Volume 27, 1998
Philosophy of Culture
Seele und Paideia
Zum philosophischen Stellenwert einer dialektischen Beziehung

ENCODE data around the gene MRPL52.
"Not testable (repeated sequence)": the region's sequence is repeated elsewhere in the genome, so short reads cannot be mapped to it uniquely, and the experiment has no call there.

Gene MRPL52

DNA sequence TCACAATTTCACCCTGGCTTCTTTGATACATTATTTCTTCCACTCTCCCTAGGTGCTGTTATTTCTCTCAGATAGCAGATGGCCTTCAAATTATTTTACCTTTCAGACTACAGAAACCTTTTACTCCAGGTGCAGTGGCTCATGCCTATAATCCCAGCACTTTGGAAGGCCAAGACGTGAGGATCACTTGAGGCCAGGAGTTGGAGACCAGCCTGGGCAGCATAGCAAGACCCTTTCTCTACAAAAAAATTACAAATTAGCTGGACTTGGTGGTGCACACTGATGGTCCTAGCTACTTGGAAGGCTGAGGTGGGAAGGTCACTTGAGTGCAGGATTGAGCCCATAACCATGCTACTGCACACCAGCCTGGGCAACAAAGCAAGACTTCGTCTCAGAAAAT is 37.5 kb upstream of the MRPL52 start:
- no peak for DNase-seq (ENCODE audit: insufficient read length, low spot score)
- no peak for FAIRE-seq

Classical Greek philosophers, especially Plato and Aristotle, understood the soul as a necessary and constituent part of human life which manifests itself in the actualization of a dialectical relation between the philosophical life and virtue. Reflecting upon the Platonic and Aristotelian descriptions of soul along with the interpretation of this notion in Christianity, philosophers have continued to discuss soul in the modern period. The reliance on history has at the same time changed our understanding of soul, as in Hegelian idealism with its attempt to abrogate the traditional Kantian theory of knowledge which continued this trend towards an aporetic annulment of soul within the notion of history. Consequently, the traditional notion of paideia ceased to be a meaningful category for education, therefore, undermining the possibility of constructing an effective subjective identity for individuals as well as a theoretical access towards history. I will demonstrate how the traditional philosophical ideal that unified soul and paideia lost its appeal and scientific value, and will assess the ethical consequences of this pragmatic shift for future attempts to educate humanity. The analysis of this philosophical process will clearly indicate the conditions responsible for the demise of the notion of soul in philosophy, and will also consider the philosophers' options for a rehabilitation of soul in anticipation of the next century.